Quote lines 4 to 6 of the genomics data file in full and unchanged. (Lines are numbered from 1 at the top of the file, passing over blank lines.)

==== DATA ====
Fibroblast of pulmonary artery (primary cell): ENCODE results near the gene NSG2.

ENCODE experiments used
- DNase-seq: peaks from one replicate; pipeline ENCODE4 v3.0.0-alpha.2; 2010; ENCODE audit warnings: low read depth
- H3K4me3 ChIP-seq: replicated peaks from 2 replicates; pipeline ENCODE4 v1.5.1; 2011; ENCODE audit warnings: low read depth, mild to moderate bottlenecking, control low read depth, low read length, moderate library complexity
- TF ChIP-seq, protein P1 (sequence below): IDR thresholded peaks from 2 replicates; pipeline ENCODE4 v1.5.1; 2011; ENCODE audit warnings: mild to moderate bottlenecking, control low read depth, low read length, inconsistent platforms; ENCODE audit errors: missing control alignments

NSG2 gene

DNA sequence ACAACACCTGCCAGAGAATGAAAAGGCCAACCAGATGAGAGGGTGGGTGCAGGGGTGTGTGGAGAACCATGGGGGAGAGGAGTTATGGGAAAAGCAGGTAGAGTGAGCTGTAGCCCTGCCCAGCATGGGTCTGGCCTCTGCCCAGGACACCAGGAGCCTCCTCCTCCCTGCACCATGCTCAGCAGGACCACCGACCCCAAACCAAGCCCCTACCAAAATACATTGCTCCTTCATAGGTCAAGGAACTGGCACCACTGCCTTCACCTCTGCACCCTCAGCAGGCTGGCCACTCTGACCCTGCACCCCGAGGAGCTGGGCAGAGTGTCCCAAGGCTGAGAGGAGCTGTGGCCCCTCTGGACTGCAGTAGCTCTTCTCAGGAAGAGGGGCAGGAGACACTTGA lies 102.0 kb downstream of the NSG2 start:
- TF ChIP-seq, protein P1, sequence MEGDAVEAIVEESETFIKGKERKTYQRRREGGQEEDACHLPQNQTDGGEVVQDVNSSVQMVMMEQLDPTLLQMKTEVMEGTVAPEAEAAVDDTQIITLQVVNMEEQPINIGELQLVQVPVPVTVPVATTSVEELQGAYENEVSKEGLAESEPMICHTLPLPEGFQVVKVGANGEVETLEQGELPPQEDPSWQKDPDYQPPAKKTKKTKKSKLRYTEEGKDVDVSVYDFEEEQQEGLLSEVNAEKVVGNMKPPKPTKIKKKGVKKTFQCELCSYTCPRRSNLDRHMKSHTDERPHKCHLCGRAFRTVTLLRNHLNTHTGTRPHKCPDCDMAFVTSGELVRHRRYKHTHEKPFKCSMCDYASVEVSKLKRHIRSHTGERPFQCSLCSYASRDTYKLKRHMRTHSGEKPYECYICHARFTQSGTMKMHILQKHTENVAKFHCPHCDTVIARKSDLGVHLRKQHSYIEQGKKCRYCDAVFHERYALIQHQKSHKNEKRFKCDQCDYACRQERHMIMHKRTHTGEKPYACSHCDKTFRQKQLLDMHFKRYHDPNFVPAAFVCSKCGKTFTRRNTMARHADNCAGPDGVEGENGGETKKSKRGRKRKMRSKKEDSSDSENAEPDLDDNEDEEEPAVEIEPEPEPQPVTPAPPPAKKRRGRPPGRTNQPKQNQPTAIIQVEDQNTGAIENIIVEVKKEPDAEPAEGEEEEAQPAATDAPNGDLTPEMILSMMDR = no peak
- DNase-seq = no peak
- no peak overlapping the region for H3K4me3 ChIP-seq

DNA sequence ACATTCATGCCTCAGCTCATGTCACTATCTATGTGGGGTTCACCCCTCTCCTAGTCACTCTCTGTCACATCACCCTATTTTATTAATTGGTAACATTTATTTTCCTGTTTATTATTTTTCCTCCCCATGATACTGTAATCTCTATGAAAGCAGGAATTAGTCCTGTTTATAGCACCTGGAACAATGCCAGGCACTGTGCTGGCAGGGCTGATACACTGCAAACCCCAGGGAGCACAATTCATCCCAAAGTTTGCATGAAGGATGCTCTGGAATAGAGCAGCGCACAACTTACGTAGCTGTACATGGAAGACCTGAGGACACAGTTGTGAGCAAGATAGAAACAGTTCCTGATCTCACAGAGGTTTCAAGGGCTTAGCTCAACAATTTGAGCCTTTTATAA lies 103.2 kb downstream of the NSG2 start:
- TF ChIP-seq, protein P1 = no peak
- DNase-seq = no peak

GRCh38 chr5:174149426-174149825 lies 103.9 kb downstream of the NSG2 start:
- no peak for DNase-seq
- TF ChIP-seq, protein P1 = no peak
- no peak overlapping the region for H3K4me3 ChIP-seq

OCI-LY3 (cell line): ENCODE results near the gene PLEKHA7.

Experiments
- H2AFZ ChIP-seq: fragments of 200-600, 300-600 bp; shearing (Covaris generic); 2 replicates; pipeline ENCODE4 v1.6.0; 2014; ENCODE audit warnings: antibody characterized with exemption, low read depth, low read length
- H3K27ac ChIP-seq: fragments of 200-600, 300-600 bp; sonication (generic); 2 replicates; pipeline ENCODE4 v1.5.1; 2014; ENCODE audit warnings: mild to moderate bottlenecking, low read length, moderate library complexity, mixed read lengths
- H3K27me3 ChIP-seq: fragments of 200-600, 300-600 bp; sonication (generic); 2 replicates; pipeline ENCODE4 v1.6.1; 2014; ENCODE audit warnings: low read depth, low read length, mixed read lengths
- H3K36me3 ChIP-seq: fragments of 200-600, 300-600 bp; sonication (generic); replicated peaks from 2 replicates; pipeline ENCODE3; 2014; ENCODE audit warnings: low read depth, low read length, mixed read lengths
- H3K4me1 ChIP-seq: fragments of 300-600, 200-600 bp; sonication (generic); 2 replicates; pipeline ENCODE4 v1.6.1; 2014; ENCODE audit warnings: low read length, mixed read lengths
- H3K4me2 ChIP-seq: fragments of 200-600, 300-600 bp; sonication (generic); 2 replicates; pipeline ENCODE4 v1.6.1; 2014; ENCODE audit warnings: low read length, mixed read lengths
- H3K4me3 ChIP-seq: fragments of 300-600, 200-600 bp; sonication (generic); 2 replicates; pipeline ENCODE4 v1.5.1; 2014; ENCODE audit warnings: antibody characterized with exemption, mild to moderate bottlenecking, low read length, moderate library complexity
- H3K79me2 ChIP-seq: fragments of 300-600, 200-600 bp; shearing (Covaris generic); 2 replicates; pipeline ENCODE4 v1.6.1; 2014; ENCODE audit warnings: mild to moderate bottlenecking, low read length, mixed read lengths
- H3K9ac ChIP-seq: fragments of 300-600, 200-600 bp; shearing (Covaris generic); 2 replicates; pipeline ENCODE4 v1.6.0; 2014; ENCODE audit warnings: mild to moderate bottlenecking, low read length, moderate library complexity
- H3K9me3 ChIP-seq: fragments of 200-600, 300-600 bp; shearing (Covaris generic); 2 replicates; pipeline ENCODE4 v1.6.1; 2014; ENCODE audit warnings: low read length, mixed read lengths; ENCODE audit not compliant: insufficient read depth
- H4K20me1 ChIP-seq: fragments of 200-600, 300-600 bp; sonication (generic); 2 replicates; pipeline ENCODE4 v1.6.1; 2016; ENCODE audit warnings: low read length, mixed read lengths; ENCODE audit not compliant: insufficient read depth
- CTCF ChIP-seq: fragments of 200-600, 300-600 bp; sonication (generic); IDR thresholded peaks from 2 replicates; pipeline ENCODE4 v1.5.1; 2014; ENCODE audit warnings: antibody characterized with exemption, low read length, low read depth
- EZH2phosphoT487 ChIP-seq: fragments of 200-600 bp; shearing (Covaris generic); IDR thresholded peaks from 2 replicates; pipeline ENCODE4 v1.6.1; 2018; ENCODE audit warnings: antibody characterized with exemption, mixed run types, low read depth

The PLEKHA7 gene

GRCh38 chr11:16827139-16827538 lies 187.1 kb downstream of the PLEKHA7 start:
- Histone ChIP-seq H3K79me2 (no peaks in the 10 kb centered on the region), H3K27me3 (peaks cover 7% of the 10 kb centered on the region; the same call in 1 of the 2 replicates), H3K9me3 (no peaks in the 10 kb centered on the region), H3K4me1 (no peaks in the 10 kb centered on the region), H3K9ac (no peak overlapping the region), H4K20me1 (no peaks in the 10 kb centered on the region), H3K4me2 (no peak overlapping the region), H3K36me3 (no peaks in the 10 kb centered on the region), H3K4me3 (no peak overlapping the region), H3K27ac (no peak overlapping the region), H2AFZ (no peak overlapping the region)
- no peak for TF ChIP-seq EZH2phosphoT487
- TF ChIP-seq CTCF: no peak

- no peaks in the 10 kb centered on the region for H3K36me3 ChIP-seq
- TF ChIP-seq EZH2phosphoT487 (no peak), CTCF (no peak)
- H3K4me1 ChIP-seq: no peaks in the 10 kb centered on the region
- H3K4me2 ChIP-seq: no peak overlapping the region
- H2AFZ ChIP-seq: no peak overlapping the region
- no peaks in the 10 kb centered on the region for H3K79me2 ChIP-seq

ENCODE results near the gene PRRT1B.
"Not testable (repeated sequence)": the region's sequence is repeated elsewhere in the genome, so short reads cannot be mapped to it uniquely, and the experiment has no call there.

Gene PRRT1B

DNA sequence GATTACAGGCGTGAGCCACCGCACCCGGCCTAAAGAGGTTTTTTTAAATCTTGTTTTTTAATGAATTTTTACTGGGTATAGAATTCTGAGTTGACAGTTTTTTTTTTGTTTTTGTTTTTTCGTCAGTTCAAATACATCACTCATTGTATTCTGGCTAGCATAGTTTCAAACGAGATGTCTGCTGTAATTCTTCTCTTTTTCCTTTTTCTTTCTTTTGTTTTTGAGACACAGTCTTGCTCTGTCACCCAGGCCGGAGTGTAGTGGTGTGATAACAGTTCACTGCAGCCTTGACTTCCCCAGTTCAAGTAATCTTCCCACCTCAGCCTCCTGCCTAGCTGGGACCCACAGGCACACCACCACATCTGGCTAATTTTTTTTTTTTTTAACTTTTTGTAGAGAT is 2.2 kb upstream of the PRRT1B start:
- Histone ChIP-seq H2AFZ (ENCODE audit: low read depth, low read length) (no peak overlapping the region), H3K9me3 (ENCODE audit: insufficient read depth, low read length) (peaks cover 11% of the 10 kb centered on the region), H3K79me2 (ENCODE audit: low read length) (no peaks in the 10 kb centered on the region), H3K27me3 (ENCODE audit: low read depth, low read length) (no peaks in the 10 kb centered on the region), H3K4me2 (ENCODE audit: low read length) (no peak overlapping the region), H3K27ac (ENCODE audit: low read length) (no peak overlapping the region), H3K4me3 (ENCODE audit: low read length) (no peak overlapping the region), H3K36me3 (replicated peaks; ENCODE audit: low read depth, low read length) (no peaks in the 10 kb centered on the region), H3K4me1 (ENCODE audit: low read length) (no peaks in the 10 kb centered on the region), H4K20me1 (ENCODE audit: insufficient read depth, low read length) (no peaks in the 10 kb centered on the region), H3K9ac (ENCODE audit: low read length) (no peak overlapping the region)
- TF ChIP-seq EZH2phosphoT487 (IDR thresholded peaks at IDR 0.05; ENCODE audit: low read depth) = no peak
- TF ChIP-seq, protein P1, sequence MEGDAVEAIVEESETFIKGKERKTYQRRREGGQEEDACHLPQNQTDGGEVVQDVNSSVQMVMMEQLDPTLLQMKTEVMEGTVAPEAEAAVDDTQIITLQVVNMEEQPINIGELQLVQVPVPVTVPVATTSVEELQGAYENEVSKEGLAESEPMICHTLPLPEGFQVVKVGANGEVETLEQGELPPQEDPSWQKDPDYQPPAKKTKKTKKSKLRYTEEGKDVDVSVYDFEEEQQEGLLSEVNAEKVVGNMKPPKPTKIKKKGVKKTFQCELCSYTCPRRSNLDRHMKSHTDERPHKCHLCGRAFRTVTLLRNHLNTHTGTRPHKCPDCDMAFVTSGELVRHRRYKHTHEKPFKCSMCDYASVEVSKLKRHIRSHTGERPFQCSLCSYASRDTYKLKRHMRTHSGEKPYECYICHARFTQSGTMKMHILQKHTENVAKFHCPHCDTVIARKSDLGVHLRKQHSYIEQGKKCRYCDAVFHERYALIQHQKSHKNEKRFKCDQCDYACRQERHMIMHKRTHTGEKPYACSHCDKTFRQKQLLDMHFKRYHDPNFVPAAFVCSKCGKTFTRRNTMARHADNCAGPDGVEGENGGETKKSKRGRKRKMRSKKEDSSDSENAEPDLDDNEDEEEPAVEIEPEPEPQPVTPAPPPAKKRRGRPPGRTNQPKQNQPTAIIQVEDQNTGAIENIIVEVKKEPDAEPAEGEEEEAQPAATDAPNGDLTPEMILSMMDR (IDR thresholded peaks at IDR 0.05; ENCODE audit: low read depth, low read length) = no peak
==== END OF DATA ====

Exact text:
- H3K4me3 ChIP-seq: replicated peaks from 2 replicates; pipeline ENCODE4 v1.5.1; 2011; ENCODE audit warnings: low read depth, mild to moderate bottlenecking, control low read depth, low read length, moderate library complexity
- TF ChIP-seq, protein P1 (sequence below): IDR thresholded peaks from 2 replicates; pipeline ENCODE4 v1.5.1; 2011; ENCODE audit warnings: mild to moderate bottlenecking, control low read depth, low read length, inconsistent platforms; ENCODE audit errors: missing control alignments

NSG2 gene